Stage 2: The progression onto Stage 2 varies from individual to individual. It can take months, or even years, in some cases. You are most likely to experience the following symptoms:
- Muscle Stiffness
- Changes in Facial Expression
Muscle stiffness can make it difficult to perform daily tasks and take hours to complete a task that usually takes a few minutes. However, at Stage 2, you're unlikely to experience balance problems.
You may experience symptoms on both sides of your body, along with visible changes in facial expressions, posture, and gait.
Stage 3: This is the middle stage, and symptoms take a steep turn. While new symptoms may not appear as yet, but initial symptoms may become more noticeable. Additionally, they may interfere with all of your daily tasks.
Movements are noticeably slower, thereby slowing down your tasks. You may notice balance issues and fall at times. However, people with stage 3 can usually continue maintaining their independence and complete tasks without much help from others.
Stage 4: The progression to this stage brings about significant changes. This stage will make you experience severe symptoms such as difficulty standing without a walker or device. Your muscle movements may slow down, and living alone is not recommendable.
Stage 5: This is the most advanced stage where symptoms get severe, and patients may require around-the-clock assistance. A wheelchair is most likely recommendable. At stage 5 Parkinson's, people may start experiencing hallucinations, confusion, and delusions.
Diagnosis of Parkinson’s Disease :
There's no particular test for diagnosing Parkinson's disorder. However, doctors may check your family history, perform a physical and neurological scan, and examine your signs and symptoms.
Imaging tests such as an MRI or CAT scan may be performed to rule out other conditions. Furthermore, a dopamine transporter (DAT) scan may also be carried out. While these tests do not confirm the diagnosis, they rule out other conditions and support the doctor's diagnosis.
Risk Factors For Parkinson's Disease :
- Age: Young adults rarely experience symptoms of the disease. It usually hits people in middle or late life, and the risk increases with age. The onset of the illness starts around age 60 or older.
- Heredity: If a family member has Parkinson's, it increases your chances of developing the disease. In any case, your risks are still minimal unless many people in your family are affected by the disease.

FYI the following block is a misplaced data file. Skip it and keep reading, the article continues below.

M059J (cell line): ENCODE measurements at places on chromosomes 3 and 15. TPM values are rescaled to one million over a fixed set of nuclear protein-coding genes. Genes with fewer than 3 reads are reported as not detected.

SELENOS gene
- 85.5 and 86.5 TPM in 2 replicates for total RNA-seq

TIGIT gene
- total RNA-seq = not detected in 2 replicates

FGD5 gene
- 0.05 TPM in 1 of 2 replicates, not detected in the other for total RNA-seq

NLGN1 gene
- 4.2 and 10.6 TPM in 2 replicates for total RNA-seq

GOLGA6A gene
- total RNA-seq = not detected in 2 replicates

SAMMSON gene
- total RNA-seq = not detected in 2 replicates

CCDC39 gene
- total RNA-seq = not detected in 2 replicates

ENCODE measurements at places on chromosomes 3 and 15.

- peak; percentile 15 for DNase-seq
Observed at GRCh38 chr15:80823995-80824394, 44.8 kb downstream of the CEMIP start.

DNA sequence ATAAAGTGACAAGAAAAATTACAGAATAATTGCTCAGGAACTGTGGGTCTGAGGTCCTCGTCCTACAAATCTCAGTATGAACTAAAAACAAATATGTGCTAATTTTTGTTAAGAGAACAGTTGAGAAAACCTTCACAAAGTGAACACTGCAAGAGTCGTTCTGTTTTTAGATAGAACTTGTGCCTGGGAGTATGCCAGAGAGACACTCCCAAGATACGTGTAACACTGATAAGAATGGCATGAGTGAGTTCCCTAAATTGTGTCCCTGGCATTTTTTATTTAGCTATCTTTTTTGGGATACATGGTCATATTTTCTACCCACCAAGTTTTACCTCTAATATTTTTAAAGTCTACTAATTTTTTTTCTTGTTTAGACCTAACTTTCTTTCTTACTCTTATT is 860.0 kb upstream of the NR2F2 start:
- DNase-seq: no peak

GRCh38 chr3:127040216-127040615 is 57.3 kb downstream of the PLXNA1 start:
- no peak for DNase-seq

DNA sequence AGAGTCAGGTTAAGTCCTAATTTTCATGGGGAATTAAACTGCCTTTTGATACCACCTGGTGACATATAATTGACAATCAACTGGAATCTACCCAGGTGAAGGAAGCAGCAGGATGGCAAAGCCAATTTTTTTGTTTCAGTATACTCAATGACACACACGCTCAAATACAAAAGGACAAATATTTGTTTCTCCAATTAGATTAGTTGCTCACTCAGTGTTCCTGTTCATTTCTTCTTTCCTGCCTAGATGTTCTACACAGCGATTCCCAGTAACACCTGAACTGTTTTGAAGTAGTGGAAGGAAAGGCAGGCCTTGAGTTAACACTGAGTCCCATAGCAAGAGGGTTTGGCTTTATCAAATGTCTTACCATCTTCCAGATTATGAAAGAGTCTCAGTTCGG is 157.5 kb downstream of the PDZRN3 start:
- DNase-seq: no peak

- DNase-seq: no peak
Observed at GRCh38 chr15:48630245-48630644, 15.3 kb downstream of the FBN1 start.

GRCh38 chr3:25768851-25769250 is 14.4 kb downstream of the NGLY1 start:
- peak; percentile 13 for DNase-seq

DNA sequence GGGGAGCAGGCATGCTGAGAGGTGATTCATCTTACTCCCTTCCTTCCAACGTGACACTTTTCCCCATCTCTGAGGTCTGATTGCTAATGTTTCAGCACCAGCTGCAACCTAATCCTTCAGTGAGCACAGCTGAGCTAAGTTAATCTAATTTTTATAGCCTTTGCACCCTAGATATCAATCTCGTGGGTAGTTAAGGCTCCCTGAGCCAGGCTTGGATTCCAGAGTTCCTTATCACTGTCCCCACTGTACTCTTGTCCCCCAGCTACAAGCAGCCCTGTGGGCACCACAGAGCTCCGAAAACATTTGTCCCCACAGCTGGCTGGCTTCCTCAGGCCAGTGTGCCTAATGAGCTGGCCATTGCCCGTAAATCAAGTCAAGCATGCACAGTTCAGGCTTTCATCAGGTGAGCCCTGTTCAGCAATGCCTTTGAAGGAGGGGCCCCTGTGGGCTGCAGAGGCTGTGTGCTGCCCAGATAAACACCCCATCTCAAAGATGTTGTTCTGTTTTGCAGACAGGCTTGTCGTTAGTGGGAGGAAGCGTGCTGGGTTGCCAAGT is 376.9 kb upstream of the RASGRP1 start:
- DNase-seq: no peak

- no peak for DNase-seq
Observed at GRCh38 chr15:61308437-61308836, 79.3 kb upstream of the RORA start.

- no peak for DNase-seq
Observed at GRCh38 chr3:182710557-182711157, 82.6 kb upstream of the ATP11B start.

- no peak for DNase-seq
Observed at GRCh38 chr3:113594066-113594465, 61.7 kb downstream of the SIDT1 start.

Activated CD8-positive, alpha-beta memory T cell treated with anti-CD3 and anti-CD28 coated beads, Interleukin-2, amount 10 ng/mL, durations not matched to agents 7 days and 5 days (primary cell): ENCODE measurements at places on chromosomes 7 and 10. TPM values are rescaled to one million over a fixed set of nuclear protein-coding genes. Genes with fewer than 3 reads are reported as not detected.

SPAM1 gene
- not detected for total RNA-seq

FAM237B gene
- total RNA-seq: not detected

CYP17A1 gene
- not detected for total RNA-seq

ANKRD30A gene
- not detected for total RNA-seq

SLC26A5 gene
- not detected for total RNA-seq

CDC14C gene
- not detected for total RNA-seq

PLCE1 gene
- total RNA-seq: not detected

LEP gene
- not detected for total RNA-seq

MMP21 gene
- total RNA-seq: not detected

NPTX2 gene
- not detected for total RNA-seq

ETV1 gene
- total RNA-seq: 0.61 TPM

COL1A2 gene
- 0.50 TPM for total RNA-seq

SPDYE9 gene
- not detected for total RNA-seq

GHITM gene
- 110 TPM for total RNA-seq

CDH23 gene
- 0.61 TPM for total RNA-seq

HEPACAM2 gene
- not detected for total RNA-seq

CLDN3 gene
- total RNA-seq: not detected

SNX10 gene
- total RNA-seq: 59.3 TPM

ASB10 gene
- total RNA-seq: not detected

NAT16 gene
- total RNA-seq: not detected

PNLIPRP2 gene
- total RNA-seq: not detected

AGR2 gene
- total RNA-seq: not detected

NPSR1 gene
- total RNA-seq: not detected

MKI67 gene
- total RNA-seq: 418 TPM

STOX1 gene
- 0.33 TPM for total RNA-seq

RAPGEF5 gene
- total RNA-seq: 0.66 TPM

- Gender: Men are more likely to develop the disorder than women.
- Exposure to Toxins: Exposure to toxic elements such as herbicides and pesticides, increase your risk of developing Parkinson's disease.
Parkinson’s Disease Treatment :
There is no cure for Parkinson's disease, but doctors recommend surgical treatment, medication, and other therapies to relieve some symptoms.
Medicines for Parkinson's disease include:
- Drugs that increase the dopamine levels in the brain
- Anti-depressants and others that help control non-motor symptoms
- Medications that affect other brain chemicals in the body
Levodopa, or L-dopa, is the primary therapy used for the disorder. Nerve cells use levodopa to increase dopamine levels. L-dopa is taken along with another medication called carbidopa, which reduces L-dopa therapy's side effects like restlessness, nausea, low blood pressure, and vomiting. Patients should continue taking levodopa unless told by the doctor. Stopping the drug may have adverse effects on the body, including breathing and motor problems.
Parkinson’s Disease Ayurvedic Treatment :
Grocare India's Parkinson's disease treatment is a natural and has given positive results in helping individuals living with Parkinson's disease. Activiz®, GC®, and Acidim® are antioxidants and natural detoxifiers that help in reversing the damage caused by free radicals on the brain's nerve cells. Furthermore, they prevent the formation of free radicals in the body, thereby helping prevent additional damage.
Oronerv®, on the other hand, is a nerve stimulant that helps remove blockages that may have been created and restore nerve signals. If all the medicines are taken as per the guidelines, it will reduce the dryness in body membranes, thereby allowing proper flow of neurotransmitters and improved coordination between the brain and different parts of the body.
This natural product works best if two tablets of Activiz®, Oronerv®, and Acidim®, and one tablet of GC® are taken twice every day after breakfast and dinner for the duration of 6 to 8 months. Individuals can see the benefits within four weeks of proper usage of the kit.